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First-ever UTPA legislative internship program, set in motion by Rep. Canales, now underway at Texas Capitol for the 84th regular session

By DAVID A. DÍAZ
Legislativemedia@aol.com

A groundbreaking legislative internship program for qualified students of The University of Texas-Pan American has begun at the Texas Capitol, Rep. Terry Canales, D-Edinburg, who helped set it in motion, has announced.

The fledgling program, featuring five students assigned to five Hidalgo County lawmakers, including Canales, promises to create a new generation of powerful political leaders who will be able to champion many of the dreams of deep South Texas, not just in future years, but during the current 140-day regular legislative session, which runs through the end of May.

The internships are being sponsored this year by the University of Texas-Pan American Foundation, whose 23-member Board of Trustees is composed of leaders from business, the professions and civic affairs who are dedicated advocates of the university and thoughtful stewards of the Foundation’s assets, according to its website, UTPAFoundation.org.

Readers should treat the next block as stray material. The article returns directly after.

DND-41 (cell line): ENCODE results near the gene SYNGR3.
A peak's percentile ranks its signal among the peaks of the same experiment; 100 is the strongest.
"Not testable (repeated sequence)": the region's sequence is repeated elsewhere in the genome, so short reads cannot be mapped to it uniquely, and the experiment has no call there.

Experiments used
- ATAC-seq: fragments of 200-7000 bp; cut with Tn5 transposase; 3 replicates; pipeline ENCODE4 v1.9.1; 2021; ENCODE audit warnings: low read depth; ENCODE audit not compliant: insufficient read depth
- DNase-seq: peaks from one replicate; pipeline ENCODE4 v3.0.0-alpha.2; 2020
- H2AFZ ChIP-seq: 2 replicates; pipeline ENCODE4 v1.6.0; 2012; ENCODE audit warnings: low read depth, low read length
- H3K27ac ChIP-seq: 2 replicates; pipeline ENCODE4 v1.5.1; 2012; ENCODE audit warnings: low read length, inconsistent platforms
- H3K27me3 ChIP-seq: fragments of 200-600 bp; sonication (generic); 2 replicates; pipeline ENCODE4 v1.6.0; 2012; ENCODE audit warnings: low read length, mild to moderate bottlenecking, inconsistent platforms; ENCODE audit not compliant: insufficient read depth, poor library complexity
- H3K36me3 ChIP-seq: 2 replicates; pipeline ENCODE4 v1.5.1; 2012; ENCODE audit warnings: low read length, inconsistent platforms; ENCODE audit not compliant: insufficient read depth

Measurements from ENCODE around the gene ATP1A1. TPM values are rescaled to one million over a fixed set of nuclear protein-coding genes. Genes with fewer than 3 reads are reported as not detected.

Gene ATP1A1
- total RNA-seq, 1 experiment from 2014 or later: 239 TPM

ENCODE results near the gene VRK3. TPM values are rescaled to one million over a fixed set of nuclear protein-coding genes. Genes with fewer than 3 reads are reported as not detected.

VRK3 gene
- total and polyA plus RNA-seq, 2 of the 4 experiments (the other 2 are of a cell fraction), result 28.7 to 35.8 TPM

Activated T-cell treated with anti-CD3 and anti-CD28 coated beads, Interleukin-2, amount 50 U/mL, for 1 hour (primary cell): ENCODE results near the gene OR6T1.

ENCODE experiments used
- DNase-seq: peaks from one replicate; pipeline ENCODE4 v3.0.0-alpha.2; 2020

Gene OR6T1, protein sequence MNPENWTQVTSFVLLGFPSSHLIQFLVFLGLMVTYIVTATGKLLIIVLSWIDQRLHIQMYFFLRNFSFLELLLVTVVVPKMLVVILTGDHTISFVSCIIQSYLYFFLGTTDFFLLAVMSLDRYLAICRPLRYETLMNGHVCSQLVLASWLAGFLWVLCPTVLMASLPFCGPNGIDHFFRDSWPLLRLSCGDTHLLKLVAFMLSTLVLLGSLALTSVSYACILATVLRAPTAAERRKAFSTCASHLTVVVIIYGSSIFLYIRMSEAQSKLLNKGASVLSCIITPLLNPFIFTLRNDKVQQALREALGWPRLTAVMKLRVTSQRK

The Office for Government and Community Relations for The University of Texas-Rio Grande Valley is overseeing the internship program, and helped to create it with Canales.

The interns, their hometowns, and the offices in which they are working for the 84th regular session of the Texas Legislature, are:

• Carlos Aguayo of McAllen, serving with the Office of Rep. Óscar Longoria, Jr., D-La Joya;
• Jacqueline Sandoval of Harlingen, serving with the Office of Rep. Armando “Mando” Martínez, D-Weslaco;
• Lesley Andrea Marín of Weslaco, serving with the Office of Rep. Terry Canales, D-Edinburg;
• Johnathan Simcha Weisfeld-Hinojosa of McAllen, serving with the Office of Rep. R.D. “Bobby” Guerra, D-McAllen; and
• Shawna Miller of Wimberly, serving with the Office of Rep. Sergio Muñoz, Jr., D-Mission.

“The Texas Legislature, which meets every two years, approves hundreds of state laws and policies that affect almost every portion of our lives, from deciding how much of the estimated $200+ billion state budget over the next two years will be invested in the Valley, to acting on the other great issues of the day in Texas, from education reform proposals to anti-tax measures, and dozens more major legislative priorities,” said Canales.

REP. CANALES: OPENING THE DOORS TO CORRIDORS OF POWER AND KNOWLEDGE

Canales, influenced by his experiences in the Legislature, wants more Valley residents to have the opportunity to develop the firsthand expertise needed to excel in the state legislative process. Opening the doors to the corridors of power and knowledge, as is currently being done by other major universities in Texas, is part of his vision.